13 Creative Hacks To Boost Productivity
"Channel your inner rebel, fall off the wagon and think inside the box to boost your creativity and tackle the blank page."
Says Claire Bridges, creativity expert and author of In Your Creative Element. “But as we go through school or university and the workplace we can start to get pigeon-holed as ‘creative haves’ or ‘have-nots’ by teachers, colleagues and managers. Our confidence in our natural abilities becomes dented and we then start to believe that we are not very creative.”
But in almost every profession you’ll need to find ways to tackle a blank page, whatever the creative challenge. For this, Bridges argues that imagination, grit and practice are all key to unleashing your ideas and potential. Here are 13 ways to shake up your thinking and be more creative, which have helped over 15,000 people including companies like Sky, Pret a Manger and Vodafone...
1. Channel your inner punk
Rebellion is not just for musicians, it’s useful for business too. Successful creative people often go against the grain; they question everything and have no problem arguing a different point of view. So, find your inner Johnny Rotten and throw a curveball into the mix.
2. Think inside the box
The rules in any given situation – known as constraints - are often viewed as negative, but like Twitter or Haiku poetry they provide structure. List every barrier or rule you have to your problem, be specific, then explore the opposite and challenge how that rule could be broken.
3. Fall off the wagon
Lots of people say they have their best ideas in the pub. By all means, have a tipple to get the ideas flowing but only until your blood alcohol level gets to precisely 0.075, the creative hot zone (about a couple of beers).
4. Make it a macchiato
Research shows that low-level background noise, like the hum of a café, can aid creative ideas rather than complete quiet.
5. Make like Kanye
U.S. researchers teamed up with twelve professional rappers and using a brain scanner asked them to improvise to an 8-bar beat. As the lyrics started to flow, the part of the brain that drives analytical thought and self-control switched off. The rappers had taught themselves to silence their inner critic and give free rein to their stream of consciousness. Try to switch off the judging voice in your head when you’re generating ideas.
6. Think like a scientist
Their mindset is one of experimentation, which implies trial and error are part of the process; it's not failure, but learning. If you don’t succeed the first time, assess and try another way.
If there is one thing that all truly successful creative people have in spades, it’s grit. When as little as one in 3,000 crude ideas makes it to ‘the real world’, you need to be able to deal with rejection, setbacks, difficulties and fatigue. It’s a marathon, not a sprint.
8. Be two-faced
Researcher Albert Rothenberg analyzed the process of creative geniuses like Einstein. He coined the term ‘Janusian thinking’ to describe the ability to hold completely opposing views at the same time. When you’ve generated several options you like, choose one and deliberately find an opposing point of view to your position.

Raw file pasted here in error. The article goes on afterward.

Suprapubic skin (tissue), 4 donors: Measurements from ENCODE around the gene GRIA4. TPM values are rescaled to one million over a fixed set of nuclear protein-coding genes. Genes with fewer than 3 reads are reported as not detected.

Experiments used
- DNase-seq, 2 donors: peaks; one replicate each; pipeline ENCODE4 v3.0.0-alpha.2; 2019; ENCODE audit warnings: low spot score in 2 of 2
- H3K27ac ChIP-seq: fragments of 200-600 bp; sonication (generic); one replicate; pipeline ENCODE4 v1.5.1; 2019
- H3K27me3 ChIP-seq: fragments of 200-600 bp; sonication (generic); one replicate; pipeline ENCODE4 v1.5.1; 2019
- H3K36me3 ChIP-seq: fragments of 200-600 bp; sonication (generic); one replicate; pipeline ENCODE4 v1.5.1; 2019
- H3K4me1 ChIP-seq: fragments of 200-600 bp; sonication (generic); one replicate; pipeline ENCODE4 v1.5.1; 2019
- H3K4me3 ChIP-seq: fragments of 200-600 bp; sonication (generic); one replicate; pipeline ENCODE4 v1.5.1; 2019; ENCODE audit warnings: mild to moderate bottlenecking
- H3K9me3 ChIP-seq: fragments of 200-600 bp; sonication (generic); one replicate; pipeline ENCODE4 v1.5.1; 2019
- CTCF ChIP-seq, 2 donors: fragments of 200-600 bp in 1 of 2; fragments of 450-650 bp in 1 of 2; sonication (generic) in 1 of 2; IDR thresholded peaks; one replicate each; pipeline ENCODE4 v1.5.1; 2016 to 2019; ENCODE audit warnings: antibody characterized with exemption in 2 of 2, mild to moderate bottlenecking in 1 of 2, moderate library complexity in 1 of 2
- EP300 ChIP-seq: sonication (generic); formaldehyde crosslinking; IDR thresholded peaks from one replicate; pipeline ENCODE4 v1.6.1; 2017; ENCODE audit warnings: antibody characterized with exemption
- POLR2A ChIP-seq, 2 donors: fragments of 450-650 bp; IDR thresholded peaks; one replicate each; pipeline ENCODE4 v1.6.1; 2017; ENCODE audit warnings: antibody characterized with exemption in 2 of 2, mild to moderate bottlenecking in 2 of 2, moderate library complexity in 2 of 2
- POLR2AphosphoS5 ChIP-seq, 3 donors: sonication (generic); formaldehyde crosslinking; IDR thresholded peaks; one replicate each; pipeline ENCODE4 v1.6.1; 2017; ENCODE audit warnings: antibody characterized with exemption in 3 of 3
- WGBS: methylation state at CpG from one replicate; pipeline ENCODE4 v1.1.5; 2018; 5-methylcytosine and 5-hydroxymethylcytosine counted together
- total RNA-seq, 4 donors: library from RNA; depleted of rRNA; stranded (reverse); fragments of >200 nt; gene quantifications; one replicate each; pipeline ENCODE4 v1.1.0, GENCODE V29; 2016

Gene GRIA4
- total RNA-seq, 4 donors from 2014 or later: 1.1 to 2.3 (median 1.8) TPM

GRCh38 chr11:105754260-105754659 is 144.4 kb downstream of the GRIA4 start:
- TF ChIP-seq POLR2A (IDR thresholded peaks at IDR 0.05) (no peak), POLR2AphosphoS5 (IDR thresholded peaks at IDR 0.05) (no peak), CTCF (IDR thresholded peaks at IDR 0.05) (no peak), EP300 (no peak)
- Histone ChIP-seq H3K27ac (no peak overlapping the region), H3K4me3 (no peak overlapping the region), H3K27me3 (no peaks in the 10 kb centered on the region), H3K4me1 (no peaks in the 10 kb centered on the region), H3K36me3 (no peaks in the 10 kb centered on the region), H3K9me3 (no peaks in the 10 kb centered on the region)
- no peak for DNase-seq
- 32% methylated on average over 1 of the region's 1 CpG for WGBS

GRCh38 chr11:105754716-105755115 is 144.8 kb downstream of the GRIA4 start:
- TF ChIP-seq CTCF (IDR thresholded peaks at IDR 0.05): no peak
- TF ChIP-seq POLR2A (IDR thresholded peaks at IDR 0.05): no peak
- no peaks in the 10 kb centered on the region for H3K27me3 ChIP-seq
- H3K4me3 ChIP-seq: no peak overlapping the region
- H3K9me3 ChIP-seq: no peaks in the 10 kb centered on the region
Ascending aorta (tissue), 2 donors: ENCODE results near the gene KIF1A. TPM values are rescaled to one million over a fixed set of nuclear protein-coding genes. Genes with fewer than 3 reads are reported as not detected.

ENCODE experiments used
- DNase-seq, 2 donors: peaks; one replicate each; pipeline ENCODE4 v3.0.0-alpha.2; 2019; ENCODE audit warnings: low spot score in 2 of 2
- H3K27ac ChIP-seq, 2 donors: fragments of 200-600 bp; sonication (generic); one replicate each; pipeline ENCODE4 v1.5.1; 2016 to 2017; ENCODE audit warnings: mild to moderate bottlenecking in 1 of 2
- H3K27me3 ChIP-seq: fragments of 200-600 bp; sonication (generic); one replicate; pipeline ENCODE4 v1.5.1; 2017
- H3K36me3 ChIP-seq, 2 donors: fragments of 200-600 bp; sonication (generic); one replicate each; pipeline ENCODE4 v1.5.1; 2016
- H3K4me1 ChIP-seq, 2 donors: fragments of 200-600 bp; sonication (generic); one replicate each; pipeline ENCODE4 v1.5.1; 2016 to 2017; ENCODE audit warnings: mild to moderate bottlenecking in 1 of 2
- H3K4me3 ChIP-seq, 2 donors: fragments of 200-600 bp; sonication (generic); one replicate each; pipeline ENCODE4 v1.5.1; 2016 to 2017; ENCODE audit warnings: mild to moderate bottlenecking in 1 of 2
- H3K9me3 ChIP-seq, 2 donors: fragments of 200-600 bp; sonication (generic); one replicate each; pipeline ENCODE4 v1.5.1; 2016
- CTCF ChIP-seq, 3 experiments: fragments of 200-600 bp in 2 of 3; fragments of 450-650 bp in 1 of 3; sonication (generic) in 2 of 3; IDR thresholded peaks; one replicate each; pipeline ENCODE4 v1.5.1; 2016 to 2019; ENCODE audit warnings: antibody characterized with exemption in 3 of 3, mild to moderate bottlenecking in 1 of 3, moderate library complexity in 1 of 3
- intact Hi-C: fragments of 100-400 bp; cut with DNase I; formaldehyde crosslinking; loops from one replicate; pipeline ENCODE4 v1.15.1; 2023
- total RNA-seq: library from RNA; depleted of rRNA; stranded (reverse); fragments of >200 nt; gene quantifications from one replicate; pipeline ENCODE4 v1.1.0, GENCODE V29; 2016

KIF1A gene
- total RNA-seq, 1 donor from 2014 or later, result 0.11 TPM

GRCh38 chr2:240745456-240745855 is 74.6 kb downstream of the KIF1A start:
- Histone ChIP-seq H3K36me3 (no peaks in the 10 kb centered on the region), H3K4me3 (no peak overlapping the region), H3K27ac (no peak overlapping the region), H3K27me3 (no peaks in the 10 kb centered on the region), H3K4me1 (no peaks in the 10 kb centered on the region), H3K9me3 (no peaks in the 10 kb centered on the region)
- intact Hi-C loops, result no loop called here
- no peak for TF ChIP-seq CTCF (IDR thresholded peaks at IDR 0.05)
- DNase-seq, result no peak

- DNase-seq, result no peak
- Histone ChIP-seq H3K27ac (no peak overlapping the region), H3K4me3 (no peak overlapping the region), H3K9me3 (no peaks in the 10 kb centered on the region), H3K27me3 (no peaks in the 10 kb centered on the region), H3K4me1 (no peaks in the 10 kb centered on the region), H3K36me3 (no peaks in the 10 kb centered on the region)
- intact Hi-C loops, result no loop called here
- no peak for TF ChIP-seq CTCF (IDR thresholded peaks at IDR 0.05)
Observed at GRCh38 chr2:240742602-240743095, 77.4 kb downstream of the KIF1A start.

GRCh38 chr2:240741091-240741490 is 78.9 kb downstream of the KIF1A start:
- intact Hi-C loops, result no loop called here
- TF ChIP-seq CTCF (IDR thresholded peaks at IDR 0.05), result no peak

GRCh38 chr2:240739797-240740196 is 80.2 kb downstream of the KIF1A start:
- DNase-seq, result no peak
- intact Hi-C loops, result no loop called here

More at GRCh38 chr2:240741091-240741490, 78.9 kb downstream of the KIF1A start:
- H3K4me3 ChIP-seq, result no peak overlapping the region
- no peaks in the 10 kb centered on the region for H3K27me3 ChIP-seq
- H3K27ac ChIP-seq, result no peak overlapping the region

To connect with your creativity (we’ve been coined the ‘look down generation’) - step away from your device for at least an hour a day.
10. Ideas do grow on trees
Take a ‘forest bath’ – the Japanese practice ‘Shinrin-yoku’ – and head to a forest for its ‘medicine’, to walk slowly and breathe deeply, deliberately focusing on all your senses. Getting outside in nature is proven to aid creative thought.
11. Grab the scissors
Vision boards come from the same school of thought as those mood boards that fashion types and designers love, and they’re a great way to help you get a feeling for what it is you’re looking for. Grab a stack of magazines and flick through, cutting out anything that seems to fit or inspire. It’s an obvious way to seek inspiration for redesigning a bedroom, but it can also be useful for tackling such everyday problems as “What could we do together as a family?” or “How could I make my journey to work more enjoyable?”
12. Step in someone else’s shoes
When searching for the answer to a problem, we often become stuck in a mental groove; each new thought often has roots in ones we’ve had before, which can make new solutions hard to come by. So be someone else. Pick out a random stranger on the train and imagine how he or she might tackle your conundrum. Or you could try famous people: what would Richard Branson, Steve Jobs or The Queen do? Come at a problem from a completely new angle and see where it takes your solution.
13. Get yourself fired
Ok, maybe not literally – but think up an answer to the problem you’re wrestling with that would be so far off the mark it would get you kicked out of the office faster than a cocky team leader on week one of The Apprentice. Then question why it’s so wrong and see if there’s something mischievous in it that you can adapt in a way that would, instead, get you promoted.